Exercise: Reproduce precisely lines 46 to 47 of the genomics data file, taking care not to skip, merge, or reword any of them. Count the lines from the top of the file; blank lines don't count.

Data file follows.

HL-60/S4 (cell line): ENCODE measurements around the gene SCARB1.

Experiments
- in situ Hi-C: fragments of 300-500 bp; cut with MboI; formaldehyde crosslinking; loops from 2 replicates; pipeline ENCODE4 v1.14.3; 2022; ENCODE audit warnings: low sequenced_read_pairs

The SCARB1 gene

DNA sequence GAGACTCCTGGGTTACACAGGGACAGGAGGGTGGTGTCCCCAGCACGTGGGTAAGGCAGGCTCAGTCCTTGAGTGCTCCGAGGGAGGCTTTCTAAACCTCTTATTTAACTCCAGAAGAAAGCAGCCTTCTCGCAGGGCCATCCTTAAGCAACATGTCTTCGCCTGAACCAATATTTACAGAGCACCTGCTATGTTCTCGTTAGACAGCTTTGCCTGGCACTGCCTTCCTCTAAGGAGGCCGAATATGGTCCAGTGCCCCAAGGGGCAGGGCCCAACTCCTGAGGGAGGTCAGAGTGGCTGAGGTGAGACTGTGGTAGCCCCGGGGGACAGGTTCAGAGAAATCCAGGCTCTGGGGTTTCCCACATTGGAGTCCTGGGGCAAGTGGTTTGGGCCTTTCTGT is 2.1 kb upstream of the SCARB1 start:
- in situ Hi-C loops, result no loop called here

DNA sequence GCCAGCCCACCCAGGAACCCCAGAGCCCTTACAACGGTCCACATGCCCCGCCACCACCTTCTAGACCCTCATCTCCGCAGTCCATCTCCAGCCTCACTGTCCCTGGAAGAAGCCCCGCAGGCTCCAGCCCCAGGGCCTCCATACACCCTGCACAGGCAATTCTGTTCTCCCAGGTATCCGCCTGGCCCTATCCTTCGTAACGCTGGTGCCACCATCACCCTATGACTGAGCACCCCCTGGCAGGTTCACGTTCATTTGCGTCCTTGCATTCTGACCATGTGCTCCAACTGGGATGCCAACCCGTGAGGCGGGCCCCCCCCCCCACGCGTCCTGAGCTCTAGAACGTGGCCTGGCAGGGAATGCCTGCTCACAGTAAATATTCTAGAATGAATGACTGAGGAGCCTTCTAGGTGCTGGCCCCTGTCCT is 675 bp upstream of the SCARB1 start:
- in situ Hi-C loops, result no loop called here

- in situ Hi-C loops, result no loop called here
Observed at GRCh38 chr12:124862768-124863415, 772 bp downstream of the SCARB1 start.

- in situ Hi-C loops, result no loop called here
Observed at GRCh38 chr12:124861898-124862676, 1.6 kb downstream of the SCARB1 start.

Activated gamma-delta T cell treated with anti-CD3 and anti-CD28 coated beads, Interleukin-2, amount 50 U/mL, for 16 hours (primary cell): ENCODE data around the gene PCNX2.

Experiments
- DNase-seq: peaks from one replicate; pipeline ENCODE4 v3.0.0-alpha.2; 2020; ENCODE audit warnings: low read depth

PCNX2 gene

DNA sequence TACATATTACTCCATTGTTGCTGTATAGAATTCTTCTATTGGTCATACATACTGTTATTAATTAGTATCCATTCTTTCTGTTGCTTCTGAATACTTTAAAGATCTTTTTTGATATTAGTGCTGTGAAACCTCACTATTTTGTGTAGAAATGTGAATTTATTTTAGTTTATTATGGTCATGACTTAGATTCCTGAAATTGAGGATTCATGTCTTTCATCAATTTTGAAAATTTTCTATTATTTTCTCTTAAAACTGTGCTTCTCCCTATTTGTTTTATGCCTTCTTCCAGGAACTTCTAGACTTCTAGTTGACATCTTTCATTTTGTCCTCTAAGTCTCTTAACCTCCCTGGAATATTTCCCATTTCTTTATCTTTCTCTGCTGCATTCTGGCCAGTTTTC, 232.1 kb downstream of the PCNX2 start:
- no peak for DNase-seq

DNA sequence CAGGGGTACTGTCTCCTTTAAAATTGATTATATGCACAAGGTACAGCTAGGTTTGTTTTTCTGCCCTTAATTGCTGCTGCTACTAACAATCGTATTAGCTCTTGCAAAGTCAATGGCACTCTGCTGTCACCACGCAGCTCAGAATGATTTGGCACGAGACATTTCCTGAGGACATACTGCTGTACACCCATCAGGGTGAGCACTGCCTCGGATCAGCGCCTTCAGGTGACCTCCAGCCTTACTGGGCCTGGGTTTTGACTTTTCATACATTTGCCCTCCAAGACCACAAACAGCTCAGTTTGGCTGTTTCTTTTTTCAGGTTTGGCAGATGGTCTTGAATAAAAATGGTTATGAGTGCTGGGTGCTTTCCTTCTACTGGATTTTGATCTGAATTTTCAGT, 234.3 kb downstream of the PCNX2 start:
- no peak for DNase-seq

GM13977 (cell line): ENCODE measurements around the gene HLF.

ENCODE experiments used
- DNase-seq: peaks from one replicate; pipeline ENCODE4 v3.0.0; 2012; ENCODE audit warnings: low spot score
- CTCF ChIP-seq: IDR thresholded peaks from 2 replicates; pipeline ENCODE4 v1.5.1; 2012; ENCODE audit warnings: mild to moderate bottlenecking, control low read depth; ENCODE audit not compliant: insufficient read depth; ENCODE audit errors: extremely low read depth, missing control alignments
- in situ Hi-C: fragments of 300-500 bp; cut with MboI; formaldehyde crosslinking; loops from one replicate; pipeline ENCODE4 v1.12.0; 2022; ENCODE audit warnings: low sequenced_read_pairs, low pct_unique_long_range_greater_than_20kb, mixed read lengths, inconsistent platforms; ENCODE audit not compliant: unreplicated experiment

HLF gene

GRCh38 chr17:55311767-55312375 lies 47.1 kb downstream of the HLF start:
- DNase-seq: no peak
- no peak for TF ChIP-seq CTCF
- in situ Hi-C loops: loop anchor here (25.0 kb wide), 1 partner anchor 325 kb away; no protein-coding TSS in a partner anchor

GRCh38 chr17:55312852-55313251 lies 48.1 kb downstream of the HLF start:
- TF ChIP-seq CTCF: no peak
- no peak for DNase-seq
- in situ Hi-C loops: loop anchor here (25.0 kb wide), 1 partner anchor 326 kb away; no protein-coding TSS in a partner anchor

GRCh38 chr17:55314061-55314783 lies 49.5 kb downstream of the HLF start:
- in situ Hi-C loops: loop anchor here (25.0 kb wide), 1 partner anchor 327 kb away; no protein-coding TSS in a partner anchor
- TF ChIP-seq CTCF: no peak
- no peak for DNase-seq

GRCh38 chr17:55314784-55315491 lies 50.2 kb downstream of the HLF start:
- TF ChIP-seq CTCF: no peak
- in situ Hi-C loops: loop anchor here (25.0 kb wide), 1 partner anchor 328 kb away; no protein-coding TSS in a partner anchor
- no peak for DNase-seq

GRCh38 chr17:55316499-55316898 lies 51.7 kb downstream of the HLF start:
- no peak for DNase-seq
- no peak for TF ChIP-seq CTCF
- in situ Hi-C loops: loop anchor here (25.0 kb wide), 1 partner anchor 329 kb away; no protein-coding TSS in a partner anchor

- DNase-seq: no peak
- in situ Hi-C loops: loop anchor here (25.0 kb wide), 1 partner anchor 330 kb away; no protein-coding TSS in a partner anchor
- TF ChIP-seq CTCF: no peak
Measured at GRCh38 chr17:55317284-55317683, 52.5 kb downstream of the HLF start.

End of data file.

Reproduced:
- in situ Hi-C loops: loop anchor here (25.0 kb wide), 1 partner anchor 329 kb away; no protein-coding TSS in a partner anchor

- DNase-seq: no peak